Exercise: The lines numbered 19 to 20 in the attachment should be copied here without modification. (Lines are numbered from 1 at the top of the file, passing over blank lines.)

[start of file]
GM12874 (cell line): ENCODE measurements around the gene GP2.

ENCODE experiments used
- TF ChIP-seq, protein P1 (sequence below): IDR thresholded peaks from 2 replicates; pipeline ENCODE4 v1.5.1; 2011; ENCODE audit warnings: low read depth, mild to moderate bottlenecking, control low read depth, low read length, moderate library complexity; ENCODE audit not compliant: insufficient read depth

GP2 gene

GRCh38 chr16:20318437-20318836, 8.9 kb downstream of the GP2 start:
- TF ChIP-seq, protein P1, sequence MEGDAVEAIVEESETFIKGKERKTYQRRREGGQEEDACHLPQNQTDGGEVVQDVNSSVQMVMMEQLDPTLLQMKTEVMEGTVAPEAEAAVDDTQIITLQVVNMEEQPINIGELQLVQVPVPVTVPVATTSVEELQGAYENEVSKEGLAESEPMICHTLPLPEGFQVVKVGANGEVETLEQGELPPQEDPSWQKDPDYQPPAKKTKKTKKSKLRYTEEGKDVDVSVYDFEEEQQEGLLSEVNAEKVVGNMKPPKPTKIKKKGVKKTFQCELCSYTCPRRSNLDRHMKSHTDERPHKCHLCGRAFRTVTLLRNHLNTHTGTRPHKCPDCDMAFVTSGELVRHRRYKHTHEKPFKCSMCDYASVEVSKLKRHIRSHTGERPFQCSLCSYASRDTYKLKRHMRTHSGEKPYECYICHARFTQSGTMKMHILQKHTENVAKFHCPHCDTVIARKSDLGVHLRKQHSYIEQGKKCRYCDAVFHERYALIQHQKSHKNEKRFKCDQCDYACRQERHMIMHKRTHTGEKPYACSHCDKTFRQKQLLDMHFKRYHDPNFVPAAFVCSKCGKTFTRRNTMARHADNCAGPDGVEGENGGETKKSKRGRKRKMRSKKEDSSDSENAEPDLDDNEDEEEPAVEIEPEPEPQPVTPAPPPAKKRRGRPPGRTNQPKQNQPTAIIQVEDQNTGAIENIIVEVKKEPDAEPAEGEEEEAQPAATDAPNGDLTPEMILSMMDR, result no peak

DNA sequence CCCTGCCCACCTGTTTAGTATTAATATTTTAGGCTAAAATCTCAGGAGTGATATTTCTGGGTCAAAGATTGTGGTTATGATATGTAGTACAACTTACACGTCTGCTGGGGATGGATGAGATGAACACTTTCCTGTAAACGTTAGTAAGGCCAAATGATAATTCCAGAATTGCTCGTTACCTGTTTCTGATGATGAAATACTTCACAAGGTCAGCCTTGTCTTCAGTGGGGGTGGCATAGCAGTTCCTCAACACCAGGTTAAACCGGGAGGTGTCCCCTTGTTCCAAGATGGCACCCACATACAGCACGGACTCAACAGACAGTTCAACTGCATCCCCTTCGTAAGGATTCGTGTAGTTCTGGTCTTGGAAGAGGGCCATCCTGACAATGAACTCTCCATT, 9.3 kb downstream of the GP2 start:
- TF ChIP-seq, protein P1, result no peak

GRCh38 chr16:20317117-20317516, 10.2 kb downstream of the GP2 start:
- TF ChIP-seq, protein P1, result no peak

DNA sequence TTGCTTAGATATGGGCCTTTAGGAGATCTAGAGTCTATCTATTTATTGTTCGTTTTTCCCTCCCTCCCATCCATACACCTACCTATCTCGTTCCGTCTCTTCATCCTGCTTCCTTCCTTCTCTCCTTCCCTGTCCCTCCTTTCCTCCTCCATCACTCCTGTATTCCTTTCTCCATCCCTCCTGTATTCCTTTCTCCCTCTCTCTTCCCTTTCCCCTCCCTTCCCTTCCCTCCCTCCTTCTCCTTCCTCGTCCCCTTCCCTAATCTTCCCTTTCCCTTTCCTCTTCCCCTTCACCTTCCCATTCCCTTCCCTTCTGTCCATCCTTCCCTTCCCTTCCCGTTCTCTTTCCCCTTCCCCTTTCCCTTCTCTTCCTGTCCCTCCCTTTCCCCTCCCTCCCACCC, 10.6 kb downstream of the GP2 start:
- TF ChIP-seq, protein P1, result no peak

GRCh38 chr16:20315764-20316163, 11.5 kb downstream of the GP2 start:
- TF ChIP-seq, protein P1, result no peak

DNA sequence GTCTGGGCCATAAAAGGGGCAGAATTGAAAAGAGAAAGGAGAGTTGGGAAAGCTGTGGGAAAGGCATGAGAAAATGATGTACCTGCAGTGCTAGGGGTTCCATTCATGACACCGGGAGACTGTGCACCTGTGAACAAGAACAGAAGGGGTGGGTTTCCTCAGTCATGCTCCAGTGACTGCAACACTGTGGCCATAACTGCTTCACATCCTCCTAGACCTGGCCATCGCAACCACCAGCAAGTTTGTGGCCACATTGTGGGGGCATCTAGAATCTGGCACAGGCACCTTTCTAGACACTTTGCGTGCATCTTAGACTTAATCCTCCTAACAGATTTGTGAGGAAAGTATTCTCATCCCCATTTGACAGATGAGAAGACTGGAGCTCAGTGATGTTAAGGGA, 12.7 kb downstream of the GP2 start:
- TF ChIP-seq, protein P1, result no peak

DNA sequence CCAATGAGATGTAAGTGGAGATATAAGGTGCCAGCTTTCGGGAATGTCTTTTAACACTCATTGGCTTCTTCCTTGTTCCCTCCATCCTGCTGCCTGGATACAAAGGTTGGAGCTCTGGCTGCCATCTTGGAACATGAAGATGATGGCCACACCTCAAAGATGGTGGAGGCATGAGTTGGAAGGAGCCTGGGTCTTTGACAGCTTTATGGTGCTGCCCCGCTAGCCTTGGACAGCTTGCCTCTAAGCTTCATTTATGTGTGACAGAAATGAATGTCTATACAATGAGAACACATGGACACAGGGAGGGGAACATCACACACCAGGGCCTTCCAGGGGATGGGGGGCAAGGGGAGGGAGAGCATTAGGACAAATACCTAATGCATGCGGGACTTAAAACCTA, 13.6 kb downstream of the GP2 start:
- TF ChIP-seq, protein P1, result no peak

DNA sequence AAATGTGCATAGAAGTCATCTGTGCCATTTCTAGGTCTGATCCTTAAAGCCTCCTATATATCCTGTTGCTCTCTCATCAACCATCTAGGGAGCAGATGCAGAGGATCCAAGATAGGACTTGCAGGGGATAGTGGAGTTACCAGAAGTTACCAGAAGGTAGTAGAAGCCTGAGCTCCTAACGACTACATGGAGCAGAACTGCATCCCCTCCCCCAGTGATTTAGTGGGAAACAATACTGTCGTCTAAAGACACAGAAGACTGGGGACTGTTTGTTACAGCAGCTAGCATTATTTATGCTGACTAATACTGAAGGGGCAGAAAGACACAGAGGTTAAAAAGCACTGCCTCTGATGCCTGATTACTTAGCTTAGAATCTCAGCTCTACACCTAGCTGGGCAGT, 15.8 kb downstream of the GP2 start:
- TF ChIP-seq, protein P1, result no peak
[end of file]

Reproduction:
DNA sequence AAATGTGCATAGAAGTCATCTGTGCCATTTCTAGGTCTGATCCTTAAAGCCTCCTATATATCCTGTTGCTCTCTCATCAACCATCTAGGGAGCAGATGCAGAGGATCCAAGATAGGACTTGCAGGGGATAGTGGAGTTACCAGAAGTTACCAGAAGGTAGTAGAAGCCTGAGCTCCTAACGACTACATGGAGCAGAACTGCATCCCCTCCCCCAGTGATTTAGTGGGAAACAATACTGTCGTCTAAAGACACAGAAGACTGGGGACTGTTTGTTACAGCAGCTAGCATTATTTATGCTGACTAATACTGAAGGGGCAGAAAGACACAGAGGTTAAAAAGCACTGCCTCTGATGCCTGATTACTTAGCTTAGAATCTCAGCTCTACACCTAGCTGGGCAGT, 15.8 kb downstream of the GP2 start:
- TF ChIP-seq, protein P1, result no peak